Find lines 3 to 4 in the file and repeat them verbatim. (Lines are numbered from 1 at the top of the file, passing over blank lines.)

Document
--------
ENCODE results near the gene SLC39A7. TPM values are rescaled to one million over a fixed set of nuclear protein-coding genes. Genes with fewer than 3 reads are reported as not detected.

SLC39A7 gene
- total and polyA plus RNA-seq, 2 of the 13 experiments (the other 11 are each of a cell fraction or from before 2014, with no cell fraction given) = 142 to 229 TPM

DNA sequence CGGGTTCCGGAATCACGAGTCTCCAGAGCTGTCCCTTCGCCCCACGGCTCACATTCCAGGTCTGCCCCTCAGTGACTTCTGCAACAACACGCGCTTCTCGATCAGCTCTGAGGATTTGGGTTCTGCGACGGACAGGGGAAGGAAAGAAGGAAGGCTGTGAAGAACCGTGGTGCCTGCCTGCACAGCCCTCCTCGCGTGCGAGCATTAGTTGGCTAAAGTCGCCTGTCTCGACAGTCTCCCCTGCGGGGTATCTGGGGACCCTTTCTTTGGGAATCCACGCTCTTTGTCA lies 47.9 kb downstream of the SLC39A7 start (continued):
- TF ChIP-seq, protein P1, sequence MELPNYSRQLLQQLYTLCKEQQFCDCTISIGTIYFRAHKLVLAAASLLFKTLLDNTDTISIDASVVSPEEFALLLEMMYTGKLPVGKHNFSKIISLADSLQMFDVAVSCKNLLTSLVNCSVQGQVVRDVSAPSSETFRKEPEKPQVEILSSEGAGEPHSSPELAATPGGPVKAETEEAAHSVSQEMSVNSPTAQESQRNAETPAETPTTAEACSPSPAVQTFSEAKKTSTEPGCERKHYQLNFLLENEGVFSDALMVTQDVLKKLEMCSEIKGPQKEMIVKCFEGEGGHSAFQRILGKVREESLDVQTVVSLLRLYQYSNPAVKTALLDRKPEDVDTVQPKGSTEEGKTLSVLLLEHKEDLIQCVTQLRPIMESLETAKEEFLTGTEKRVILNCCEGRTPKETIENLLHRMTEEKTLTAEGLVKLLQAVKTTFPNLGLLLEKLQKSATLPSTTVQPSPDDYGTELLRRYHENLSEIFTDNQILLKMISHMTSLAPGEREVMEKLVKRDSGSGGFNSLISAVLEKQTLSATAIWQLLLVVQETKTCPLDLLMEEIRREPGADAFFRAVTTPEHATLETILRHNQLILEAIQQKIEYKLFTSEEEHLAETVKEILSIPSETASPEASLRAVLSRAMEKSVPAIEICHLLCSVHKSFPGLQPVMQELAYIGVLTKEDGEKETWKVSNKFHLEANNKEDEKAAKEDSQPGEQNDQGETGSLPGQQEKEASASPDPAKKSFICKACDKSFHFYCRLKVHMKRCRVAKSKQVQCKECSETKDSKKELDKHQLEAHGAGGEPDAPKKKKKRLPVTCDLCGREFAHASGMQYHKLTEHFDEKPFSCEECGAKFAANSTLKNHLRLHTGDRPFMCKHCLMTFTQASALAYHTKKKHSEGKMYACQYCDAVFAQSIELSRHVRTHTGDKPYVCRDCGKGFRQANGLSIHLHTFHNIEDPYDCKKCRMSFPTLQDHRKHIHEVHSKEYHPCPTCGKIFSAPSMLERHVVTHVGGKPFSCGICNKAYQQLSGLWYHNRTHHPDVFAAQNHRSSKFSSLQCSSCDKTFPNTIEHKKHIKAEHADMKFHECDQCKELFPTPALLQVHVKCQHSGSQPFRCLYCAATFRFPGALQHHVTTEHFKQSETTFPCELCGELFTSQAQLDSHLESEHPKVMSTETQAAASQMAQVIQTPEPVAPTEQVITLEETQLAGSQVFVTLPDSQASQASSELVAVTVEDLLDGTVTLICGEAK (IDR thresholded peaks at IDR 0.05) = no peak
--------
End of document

- total and polyA plus RNA-seq, 2 of the 13 experiments (the other 11 are each of a cell fraction or from before 2014, with no cell fraction given) = 142 to 229 TPM

DNA sequence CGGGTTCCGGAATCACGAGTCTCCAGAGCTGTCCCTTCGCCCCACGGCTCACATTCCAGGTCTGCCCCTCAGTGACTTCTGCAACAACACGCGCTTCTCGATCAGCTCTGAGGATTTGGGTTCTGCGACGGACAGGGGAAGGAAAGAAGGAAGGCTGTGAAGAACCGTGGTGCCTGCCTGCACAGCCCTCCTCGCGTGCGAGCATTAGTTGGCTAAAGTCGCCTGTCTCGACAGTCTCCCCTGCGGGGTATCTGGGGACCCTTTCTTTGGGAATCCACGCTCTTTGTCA lies 47.9 kb downstream of the SLC39A7 start (continued):